Second part of John T. Davis retrospective kicks off this weekend


Second part of John T. Davis retrospective kicks off this weekend


Legendary documentary filmmaker John T. Davis, who chronicled the Northern Irish punk scene, celebrates his 70th birthday with the second part of a major retrospective at Queen’s Film Theatre this April.

This long overdue celebration of Northern Ireland’s most distinctive documentary filmmaker and cinematographer will give Belfast audiences the chance to experience the underbelly of the US, Northern Irish politicians, Travellers, airmen and songwriters through John T. Davis’ lens.

PERIPHERAL VISIONS: JOHN T. DAVIS, A RETROSPECTIVE, is presented in partnership with Film Hub NI. It opened on Friday 3rd March with an on-stage event that saw Davis in conversation with his former art school tutor and BBC Arts Show film critic, Mike Catto. This premiere event was followed by screenings of Davis’ films across the month of March.

The retrospective continues throughout April, beginning with Davis’ epic road film Route 66 on Saturday 15th March. This film chronicles the history and closure in 1981 of the iconic highway that, mythologised in music, film and literature, spanned 2,500 miles from Chicago to Los Angeles, traversed eight states and cut through the heart of Middle America. Through Davis’ camera lens we encounter the underbelly of the US and the shattering of the American Dream. That Route 66 was made in 1984, when in Davis’ words, ‘Just like Route 66, America was grinding and cracking at the seams’, gives the film a strikingly renewed resonance in the current political climate.

Route 66 is followed on Sunday 16th April by Tailwind, which documents the little known history of Northern Ireland’s crucial part in the war in the air between 1939 and 1945. The story is told by participants from Ireland, England, Canada, the United States, Poland and New Zealand. Eloquent, poignant, dramatic and poetic, Tailwind pays moving tribute to the courageous airmen and women who served in Northern Ireland’s war effort.

Screening on Saturday 22nd April is A House Divided, followed on Sunday 23rd April by Traveller. Visual artist Noel Murphy’s creation of the painting The House Will Divide, a portrait of the members of the Northern Ireland Assembly as it was in 2003, is the subject of Davis’ film. Shot with the director’s unintrusive objectivity and distinctive camerawork, it 

shadows journalist Eamon Mallie as he interviews the Reverend Ian Paisley, John Hume, David Trimble, Gerry Adams and Martin McGuinness.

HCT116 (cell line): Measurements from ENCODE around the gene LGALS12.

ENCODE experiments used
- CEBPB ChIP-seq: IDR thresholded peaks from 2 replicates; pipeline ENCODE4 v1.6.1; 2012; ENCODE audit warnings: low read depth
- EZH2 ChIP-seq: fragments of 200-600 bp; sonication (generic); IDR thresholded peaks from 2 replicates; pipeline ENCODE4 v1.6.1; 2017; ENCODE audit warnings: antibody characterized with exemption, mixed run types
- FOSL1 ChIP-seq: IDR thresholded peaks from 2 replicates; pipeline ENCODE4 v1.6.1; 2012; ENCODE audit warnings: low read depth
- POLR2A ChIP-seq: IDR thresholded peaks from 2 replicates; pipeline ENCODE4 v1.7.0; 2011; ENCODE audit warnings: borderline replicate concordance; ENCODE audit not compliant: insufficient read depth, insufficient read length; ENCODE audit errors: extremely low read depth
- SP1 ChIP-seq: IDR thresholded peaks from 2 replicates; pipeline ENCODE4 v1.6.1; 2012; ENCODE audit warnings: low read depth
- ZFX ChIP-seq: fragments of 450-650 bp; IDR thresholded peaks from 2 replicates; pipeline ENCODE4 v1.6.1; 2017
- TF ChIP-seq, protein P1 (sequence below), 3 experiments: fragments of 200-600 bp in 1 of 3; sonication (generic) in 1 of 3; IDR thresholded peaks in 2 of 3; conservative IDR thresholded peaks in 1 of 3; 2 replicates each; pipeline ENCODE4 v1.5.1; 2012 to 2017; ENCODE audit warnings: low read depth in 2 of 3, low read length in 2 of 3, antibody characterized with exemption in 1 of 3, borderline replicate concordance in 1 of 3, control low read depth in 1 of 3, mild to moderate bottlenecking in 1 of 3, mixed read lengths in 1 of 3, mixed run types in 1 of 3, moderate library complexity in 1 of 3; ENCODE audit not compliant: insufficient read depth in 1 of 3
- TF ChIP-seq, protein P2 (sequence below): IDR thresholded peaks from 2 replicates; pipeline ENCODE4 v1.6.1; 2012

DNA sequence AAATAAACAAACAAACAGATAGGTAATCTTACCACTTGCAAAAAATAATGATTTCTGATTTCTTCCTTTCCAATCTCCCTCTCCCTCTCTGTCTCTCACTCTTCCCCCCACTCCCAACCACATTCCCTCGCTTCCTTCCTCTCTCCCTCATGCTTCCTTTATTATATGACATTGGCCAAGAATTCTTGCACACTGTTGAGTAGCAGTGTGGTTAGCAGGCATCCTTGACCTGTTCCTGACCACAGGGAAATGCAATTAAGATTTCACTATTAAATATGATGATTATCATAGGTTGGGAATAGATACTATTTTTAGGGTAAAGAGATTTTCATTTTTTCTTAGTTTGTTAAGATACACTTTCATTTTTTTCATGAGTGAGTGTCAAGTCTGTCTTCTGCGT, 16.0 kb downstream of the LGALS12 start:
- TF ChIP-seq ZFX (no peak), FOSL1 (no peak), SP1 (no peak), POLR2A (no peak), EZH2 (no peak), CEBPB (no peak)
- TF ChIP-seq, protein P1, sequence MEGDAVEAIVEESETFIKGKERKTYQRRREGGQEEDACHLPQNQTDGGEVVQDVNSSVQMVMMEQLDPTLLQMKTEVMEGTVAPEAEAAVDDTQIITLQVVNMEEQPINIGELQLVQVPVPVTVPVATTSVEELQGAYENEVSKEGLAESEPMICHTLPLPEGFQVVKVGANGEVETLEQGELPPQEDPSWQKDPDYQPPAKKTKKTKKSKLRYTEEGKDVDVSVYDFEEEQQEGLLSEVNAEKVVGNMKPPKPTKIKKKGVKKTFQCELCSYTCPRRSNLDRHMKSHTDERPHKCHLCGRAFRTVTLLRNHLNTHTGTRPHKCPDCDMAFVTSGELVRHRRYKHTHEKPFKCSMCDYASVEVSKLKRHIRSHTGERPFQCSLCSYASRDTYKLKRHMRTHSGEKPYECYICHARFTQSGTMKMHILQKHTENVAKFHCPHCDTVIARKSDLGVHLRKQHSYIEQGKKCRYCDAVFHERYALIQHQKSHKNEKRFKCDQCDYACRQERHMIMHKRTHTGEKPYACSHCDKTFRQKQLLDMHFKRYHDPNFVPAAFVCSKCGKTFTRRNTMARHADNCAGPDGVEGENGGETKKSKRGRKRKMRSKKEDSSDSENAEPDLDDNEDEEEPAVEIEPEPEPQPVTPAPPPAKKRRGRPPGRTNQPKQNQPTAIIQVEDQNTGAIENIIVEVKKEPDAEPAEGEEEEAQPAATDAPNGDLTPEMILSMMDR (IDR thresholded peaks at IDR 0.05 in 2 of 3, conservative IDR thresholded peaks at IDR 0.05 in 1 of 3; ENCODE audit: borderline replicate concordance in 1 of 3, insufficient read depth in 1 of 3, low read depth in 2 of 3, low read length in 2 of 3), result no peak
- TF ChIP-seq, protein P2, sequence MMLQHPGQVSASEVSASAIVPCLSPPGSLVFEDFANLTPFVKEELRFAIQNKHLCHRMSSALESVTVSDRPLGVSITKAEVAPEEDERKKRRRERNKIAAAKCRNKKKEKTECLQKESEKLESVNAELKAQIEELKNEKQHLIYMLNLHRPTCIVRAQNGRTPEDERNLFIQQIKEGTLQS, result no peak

In 1965 the photographer Alen MacWeeney began a two year project photographing and recording the songs and stories of Travelling Communities in Galway and on Dublin’s Cherry Orchard Halting Site. Over thirty years later, he and John T. Davis teamed up to co-direct Traveller, a visually exquisite film which documents MacWeeney’s attempt to find the Travellers in his photographs. The film is shot in rich black and white, offering as it unfolds a series of glimpses into Ireland’s enigmatic ‘hidden’ culture, and raising unsettling questions about mainstream perceptions of and attitudes towards this stubbornly independent people.

Co-directed by John T. Davis and Uri Fruchtman, Hip to the Tip, screening on Monday 24th April, charts the glory years of Atlantic Records, one of America’s most important recording labels. This was a time when every Atlantic release was ‘hip to the tip’, when jazz, R&B and soul recordings by African-American musicians topped the charts, when every artist wanted to be on the nation’s coolest label. The film features interviews with Aretha Franklin, Solomon Burke, Ruth Brown, Rufus Thomas, Steve Cropper, Keith Richards, Mick Jagger, and the key Atlantic founders.

PERIPHERAL VISIONS concludes on Thursday 27th April with Heart on the Line, Davis’ unique take on the lyrics, lives, dreams and attitudes of Nashville’s songwriters, the largely unknown men and women whose art is the lifeblood of the country music industry. The film features performances and commentary by major songwriters such as Harlan Howard, ‘Cowboy’ Jack Clements and Whitey Schafer as well as unacknowledged but equally gifted composers like Junior Lee Farrell and Danny Jackson. Complementing Heart on the Line will be a screening of mshiikenhmnising, the pilot film for Davis’ current work in progress.

Full details and booking on

Special thanks to Northern Ireland Screen, the Irish Film Institute, Peter Strain and Yellowmoon.